In an update to his initial post, Ward noted that he was asked to leave after Outback management bent to the will of an unhinged customer. According to Ward, “There was another customer who was ‘scared for her life’… because ‘police are shooting people.’” Ward explained that “the customer went on to demand to be escorted to her vehicle out of fear of being shot.”

Given the decades of statistics showing the law-abiding character of Right-to-Carry permit holders, Outback’s gun free zone policy is foolish. However, that the company would cite their gun-free policy as justification to yield to the ravings of an unreasonable individual to the detriment of a uniformed law enforcement officer is radical.

There is a general consensus that uniformed and ununiformed current and former law enforcement officers should be allowed to carry a firearm for the public benefit. That is why in 2004 Congress passed and President George W. Bush signed the Law Enforcement Officer’s Safety Act (LEOSA). Under LEOSA, current and former law enforcement officers who meet certain basic criteria, such as carrying qualified identification, are permitted to carry a firearm throughout the country. 

Showing the strong bipartisan support for this measure, the original legislation, H.R. 218, had 297 co-sponsors in the House of Representative and passed the Senate unanimously. Subsequent changes that have been made to increase the number of officers able to take advantage of this protection have been similarly popular.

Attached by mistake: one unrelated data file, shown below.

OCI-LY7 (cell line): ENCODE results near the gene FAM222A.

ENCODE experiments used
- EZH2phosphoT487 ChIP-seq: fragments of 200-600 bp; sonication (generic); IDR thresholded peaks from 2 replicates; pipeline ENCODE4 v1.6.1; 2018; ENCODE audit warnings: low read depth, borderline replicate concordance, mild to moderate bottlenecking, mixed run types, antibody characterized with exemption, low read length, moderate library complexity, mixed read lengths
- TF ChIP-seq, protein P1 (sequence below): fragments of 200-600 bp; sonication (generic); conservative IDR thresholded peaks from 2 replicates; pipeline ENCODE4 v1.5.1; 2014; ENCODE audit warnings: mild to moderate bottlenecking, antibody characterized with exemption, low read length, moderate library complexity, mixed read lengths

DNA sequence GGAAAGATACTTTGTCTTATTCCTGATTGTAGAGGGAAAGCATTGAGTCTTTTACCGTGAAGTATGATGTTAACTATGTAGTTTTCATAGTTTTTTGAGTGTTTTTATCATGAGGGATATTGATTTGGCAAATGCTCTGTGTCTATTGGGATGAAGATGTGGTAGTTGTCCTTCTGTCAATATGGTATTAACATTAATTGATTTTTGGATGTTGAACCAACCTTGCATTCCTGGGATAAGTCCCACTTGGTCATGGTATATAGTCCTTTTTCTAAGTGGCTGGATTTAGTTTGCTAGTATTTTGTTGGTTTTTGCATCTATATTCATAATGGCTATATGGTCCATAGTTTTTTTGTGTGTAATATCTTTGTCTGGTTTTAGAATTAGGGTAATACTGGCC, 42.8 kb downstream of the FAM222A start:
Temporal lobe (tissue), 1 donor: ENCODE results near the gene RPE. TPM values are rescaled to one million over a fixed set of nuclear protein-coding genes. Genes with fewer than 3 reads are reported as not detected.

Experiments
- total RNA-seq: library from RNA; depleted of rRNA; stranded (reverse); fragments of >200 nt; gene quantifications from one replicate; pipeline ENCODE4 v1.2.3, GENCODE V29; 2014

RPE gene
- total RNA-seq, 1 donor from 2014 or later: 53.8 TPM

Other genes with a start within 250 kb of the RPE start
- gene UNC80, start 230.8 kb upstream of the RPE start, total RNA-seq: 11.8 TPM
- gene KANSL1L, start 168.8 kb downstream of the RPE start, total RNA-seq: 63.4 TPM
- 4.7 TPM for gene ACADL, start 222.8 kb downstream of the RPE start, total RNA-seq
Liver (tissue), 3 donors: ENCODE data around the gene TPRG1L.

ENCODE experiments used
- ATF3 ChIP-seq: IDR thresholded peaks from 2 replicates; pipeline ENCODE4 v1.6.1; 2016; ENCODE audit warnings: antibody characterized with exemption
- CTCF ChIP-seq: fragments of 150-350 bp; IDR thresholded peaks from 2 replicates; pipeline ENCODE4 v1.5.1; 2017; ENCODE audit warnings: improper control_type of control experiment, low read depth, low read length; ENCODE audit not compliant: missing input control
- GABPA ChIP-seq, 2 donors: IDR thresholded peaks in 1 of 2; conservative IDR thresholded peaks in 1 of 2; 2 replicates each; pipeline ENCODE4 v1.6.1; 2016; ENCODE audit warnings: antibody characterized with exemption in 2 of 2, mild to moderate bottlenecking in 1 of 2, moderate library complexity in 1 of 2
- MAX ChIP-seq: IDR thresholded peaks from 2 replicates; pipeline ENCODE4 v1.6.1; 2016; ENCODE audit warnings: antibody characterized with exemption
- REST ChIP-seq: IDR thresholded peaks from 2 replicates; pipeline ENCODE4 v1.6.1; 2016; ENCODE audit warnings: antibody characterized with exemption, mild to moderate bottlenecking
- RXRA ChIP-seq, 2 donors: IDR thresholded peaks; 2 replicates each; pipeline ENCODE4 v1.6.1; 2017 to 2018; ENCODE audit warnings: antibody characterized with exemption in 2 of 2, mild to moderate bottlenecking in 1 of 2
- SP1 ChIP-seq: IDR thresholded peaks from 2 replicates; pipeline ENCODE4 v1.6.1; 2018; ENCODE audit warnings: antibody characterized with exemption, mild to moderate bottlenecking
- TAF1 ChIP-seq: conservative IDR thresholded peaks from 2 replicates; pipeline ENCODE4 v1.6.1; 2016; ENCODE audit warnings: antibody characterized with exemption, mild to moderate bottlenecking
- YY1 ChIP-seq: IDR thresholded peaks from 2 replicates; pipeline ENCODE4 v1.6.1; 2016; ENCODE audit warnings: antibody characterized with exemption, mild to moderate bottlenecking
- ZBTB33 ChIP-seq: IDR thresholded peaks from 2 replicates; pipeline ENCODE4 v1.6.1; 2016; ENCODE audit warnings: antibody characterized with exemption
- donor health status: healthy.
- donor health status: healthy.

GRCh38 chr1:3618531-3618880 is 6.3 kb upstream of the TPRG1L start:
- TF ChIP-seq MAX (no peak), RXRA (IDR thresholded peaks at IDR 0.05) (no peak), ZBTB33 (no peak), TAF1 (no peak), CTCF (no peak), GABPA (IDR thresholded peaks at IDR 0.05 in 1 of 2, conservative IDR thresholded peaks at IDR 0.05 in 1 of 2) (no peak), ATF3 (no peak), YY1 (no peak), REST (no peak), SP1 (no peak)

Sensing a growing public outrage, Outback reached out to the Wards and offered them a $100 gift card and an apology. Outback’s parent-company, Bloomin’ Brands, Inc., issued a statement to Chattanooga’s WTVC that contended it is not company policy to prohibit law enforcement officers from carrying at their restaurants. The statement went on to blame the incident on the individual restaurant manager.

While the manager might have handled the situation better, Bloomin’ Brands shares some responsibility for creating the irrational gun free zone policy that the employee was forced to interpret. Outback Steakhouse ads have long carried the tagline “Outback: No Rules, Just Right.” In order to better reflect company values and bolster ongoing efforts at authenticity, we submit for consideration, “Outback: No Rights, Just Rules.”